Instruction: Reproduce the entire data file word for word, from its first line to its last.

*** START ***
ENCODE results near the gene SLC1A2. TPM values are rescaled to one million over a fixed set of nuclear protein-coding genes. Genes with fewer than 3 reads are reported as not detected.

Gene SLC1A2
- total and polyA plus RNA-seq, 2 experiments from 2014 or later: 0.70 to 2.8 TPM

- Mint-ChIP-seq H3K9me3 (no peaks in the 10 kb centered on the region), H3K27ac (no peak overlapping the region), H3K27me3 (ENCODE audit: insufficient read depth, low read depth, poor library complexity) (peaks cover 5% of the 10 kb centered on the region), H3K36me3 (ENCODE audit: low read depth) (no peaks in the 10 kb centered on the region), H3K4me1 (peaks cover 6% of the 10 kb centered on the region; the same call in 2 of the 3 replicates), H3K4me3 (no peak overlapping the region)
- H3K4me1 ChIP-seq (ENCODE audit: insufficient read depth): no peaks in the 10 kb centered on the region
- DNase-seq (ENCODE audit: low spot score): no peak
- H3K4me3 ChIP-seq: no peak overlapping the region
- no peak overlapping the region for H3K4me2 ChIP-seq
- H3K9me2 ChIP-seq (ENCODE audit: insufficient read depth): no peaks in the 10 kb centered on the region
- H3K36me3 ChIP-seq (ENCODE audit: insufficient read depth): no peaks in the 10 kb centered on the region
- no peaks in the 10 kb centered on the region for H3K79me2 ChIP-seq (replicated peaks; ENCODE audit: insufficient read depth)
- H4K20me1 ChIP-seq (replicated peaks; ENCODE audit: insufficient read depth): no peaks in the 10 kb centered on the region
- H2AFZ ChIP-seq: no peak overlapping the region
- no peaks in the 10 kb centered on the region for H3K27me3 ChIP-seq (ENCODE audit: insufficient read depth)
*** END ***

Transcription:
ENCODE results near the gene SLC1A2. TPM values are rescaled to one million over a fixed set of nuclear protein-coding genes. Genes with fewer than 3 reads are reported as not detected.

Gene SLC1A2
- total and polyA plus RNA-seq, 2 experiments from 2014 or later: 0.70 to 2.8 TPM

- Mint-ChIP-seq H3K9me3 (no peaks in the 10 kb centered on the region), H3K27ac (no peak overlapping the region), H3K27me3 (ENCODE audit: insufficient read depth, low read depth, poor library complexity) (peaks cover 5% of the 10 kb centered on the region), H3K36me3 (ENCODE audit: low read depth) (no peaks in the 10 kb centered on the region), H3K4me1 (peaks cover 6% of the 10 kb centered on the region; the same call in 2 of the 3 replicates), H3K4me3 (no peak overlapping the region)
- H3K4me1 ChIP-seq (ENCODE audit: insufficient read depth): no peaks in the 10 kb centered on the region
- DNase-seq (ENCODE audit: low spot score): no peak
- H3K4me3 ChIP-seq: no peak overlapping the region
- no peak overlapping the region for H3K4me2 ChIP-seq
- H3K9me2 ChIP-seq (ENCODE audit: insufficient read depth): no peaks in the 10 kb centered on the region
- H3K36me3 ChIP-seq (ENCODE audit: insufficient read depth): no peaks in the 10 kb centered on the region
- no peaks in the 10 kb centered on the region for H3K79me2 ChIP-seq (replicated peaks; ENCODE audit: insufficient read depth)
- H4K20me1 ChIP-seq (replicated peaks; ENCODE audit: insufficient read depth): no peaks in the 10 kb centered on the region
- H2AFZ ChIP-seq: no peak overlapping the region
- no peaks in the 10 kb centered on the region for H3K27me3 ChIP-seq (ENCODE audit: insufficient read depth)